Lacking the functions and materials of a physical quilt means I get to make up new ways to add depth and meaning to the quilts – rather then sitting out in the sun, gaining meaning through usage, I can build in those meanings from the beginnings.
First takeaway is the picture overlay – the “age-pattern” of the quilt. It is blurred and reclusive and indistinct, but makes a big difference when it’s not there.
Then the color correction – sometimes with the addition of fabric textures, the original color palatte shifts – this changes it one more time, sometimes dramatically. Contrast can be added in – I always try for a quilt that looks stunning in black and white, too – it means the values in the quilt are effective.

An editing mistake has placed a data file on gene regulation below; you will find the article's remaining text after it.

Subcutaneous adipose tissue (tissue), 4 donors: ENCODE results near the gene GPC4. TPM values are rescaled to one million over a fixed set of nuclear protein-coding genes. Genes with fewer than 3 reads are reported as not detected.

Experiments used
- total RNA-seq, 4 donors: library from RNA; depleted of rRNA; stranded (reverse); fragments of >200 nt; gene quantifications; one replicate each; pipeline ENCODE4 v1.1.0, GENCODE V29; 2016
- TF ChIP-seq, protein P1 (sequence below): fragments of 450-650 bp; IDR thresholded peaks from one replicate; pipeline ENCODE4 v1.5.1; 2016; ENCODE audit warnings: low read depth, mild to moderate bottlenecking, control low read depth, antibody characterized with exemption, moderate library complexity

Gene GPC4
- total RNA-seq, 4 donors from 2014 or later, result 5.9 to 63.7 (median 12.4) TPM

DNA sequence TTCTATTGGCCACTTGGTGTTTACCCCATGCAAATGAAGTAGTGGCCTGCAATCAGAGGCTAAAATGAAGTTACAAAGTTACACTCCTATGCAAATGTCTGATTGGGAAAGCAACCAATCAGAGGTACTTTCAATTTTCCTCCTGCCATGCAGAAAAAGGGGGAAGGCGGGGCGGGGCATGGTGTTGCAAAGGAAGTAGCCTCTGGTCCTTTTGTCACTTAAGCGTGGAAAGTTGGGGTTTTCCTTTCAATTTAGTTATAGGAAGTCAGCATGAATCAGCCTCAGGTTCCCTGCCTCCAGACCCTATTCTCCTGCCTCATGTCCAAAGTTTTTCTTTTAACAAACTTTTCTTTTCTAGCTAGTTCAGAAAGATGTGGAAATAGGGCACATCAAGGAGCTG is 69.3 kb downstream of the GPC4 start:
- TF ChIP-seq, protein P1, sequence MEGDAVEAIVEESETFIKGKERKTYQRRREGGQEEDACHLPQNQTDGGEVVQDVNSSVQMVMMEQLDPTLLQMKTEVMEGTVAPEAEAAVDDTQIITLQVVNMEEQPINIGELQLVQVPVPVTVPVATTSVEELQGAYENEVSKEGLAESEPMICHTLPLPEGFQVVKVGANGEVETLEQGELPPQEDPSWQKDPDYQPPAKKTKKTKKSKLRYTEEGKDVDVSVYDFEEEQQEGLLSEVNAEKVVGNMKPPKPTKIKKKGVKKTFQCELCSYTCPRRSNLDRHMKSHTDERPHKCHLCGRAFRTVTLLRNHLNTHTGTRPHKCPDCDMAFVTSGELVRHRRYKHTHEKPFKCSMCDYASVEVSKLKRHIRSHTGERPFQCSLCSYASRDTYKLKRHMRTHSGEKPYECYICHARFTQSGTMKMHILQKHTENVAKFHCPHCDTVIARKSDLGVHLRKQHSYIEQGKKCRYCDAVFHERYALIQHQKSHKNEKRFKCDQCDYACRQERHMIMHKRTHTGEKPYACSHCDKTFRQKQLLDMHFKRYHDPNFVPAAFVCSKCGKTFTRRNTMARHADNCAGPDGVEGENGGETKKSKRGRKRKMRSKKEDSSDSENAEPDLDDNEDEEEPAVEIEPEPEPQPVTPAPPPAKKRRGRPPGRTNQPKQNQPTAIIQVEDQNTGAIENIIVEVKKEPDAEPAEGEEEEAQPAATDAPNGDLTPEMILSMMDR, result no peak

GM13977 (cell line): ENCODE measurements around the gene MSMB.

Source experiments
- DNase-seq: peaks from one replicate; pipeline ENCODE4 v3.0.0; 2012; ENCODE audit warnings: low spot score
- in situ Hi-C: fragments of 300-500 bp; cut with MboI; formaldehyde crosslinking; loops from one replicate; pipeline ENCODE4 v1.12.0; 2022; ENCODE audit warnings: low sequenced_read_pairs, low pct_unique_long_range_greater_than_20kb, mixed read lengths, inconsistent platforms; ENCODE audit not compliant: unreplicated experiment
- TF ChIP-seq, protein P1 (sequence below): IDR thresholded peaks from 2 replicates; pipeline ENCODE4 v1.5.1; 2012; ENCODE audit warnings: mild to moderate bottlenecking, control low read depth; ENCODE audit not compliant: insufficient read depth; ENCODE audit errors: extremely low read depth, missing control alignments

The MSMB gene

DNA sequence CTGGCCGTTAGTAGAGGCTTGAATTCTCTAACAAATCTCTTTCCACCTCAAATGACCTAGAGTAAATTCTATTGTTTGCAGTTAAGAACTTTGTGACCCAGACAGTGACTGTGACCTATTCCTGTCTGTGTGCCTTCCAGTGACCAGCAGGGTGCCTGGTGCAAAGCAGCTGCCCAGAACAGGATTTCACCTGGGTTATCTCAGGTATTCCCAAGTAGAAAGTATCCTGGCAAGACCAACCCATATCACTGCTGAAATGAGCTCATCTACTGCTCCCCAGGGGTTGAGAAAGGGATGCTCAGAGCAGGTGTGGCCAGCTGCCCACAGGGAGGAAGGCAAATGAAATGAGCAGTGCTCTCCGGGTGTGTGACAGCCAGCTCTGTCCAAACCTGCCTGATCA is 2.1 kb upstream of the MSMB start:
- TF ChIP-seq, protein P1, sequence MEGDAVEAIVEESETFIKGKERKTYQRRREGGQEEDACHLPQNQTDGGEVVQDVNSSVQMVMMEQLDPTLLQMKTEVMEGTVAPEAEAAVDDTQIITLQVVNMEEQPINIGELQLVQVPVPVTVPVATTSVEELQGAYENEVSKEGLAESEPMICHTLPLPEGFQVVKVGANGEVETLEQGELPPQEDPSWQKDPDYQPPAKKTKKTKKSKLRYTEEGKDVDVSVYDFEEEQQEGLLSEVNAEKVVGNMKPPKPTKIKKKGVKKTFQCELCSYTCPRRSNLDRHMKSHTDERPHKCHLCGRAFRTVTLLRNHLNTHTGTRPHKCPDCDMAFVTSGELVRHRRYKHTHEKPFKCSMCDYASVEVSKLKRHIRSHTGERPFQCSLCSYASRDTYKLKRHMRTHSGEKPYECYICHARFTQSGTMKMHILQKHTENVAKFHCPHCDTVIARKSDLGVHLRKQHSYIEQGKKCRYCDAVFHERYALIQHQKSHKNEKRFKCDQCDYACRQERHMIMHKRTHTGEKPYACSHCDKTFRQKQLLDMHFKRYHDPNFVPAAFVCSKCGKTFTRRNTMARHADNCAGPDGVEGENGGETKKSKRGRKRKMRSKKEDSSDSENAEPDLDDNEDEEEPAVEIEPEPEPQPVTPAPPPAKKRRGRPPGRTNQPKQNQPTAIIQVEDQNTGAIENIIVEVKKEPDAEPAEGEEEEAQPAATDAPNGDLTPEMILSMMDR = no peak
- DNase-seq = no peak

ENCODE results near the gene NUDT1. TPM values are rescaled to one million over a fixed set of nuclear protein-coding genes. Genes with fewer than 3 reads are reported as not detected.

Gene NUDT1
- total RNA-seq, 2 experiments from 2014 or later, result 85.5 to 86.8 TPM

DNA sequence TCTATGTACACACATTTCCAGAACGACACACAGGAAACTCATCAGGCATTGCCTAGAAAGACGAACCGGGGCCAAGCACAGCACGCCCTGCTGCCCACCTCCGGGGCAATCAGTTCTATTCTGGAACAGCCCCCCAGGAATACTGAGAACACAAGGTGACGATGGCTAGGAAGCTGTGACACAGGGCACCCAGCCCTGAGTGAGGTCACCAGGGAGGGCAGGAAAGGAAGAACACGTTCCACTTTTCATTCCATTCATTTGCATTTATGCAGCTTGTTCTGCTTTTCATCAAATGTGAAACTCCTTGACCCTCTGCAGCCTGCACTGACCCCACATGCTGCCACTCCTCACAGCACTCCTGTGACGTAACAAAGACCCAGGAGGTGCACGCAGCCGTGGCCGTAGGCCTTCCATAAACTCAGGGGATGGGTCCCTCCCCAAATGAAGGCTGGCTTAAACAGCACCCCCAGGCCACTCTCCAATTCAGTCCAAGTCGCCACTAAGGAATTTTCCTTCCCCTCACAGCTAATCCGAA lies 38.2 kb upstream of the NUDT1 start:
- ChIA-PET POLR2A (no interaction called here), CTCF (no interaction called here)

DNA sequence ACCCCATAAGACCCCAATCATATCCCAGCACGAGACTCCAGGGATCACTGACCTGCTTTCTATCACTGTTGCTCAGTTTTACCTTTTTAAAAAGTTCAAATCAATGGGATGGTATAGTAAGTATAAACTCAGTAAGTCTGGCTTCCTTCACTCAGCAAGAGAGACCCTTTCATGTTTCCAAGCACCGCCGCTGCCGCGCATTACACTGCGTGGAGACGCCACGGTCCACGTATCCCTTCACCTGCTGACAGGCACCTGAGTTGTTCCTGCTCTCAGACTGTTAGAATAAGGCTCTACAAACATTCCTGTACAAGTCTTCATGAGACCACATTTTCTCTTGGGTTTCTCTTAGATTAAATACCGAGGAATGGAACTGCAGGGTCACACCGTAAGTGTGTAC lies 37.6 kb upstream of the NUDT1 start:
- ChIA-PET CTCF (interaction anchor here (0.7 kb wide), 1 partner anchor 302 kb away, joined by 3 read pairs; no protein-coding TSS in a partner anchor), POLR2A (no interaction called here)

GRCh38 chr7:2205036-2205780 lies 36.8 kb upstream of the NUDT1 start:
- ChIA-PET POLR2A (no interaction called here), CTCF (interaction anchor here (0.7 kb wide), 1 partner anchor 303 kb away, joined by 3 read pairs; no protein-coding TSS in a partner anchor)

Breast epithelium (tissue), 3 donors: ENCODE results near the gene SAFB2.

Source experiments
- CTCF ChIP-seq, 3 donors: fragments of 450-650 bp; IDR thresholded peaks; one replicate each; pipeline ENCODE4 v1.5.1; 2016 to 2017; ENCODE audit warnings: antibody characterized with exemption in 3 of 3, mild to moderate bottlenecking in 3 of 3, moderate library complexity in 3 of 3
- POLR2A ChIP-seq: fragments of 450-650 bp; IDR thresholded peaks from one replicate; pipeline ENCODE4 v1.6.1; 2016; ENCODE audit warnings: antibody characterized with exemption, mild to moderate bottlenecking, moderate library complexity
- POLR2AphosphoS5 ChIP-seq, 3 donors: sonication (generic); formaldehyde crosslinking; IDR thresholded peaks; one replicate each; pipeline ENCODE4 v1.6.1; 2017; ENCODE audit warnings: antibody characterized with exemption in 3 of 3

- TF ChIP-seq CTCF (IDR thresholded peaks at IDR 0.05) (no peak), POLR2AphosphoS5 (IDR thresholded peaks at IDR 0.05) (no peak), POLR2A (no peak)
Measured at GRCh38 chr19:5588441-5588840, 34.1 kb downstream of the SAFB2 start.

I always add a fabric texture to the quilt – warp and weft – I manufacture the texture myself, starting with a base of woodgrain and manipulating it.
And finally, the base quilt is what I get out of illustrator. In theory, I love the clean look. In practice, all those crisp blocks of colors itch at me to add texture, drama, punch up the colors – I love being able to combine the two.
Here’s how I add the picture/age/specific memory to the piece:
I blur the picture outrageously, to be left with indistinct areas of light and shadow.
I melt the picture over the quilt, stopping when it’s still having an impact, without being of more importance then the patchwork pattern itself.
Hopefully that gives you some insight into some of the things I mention on the blog – thanks again for checking these out!